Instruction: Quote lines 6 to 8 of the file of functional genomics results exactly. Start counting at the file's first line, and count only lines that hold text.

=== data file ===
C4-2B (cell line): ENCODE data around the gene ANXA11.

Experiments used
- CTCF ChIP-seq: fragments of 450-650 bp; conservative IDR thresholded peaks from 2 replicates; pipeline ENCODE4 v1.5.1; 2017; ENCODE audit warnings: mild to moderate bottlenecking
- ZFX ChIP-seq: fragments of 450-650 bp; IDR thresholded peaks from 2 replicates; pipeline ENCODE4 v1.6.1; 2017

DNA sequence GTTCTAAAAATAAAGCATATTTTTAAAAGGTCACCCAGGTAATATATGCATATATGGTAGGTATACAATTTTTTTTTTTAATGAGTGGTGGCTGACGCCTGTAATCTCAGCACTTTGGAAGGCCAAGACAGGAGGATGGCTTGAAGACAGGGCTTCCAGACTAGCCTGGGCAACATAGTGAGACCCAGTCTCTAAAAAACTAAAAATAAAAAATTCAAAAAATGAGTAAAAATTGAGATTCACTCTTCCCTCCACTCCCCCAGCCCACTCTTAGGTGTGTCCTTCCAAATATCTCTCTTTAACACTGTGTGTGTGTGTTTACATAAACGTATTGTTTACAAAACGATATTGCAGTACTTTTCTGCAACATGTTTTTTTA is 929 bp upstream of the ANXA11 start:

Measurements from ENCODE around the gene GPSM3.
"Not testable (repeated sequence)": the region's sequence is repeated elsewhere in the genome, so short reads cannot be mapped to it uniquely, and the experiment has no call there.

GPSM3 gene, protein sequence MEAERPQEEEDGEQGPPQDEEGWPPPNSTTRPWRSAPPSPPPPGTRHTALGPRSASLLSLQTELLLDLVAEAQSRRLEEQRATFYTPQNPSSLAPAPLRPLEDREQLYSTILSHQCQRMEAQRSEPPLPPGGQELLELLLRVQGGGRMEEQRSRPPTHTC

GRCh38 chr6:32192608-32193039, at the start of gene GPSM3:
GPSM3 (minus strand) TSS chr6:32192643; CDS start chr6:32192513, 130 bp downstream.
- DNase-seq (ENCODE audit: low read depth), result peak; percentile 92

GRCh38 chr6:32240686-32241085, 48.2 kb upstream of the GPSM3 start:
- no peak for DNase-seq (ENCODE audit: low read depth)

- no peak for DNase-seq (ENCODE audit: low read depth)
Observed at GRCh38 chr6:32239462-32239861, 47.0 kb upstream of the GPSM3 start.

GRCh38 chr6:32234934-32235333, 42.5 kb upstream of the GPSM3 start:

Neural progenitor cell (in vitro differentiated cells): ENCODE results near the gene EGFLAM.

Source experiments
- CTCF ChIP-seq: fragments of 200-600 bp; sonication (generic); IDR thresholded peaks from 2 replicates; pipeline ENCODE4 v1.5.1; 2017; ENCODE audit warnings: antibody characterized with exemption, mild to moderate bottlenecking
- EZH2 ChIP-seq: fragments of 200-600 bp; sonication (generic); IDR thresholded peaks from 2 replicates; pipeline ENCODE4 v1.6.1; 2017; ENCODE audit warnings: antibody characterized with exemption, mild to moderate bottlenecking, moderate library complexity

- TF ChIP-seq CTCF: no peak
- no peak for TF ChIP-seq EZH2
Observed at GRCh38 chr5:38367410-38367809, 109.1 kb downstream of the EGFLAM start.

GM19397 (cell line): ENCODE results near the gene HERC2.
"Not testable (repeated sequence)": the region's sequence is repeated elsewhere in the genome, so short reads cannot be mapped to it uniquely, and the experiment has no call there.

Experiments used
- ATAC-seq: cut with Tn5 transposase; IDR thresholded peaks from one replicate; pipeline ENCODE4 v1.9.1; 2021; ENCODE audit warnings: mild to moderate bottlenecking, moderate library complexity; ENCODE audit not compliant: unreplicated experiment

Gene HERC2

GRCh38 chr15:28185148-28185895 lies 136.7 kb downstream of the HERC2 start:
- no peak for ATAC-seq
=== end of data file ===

Measurements from ENCODE around the gene GPSM3.
"Not testable (repeated sequence)": the region's sequence is repeated elsewhere in the genome, so short reads cannot be mapped to it uniquely, and the experiment has no call there.

GPSM3 gene, protein sequence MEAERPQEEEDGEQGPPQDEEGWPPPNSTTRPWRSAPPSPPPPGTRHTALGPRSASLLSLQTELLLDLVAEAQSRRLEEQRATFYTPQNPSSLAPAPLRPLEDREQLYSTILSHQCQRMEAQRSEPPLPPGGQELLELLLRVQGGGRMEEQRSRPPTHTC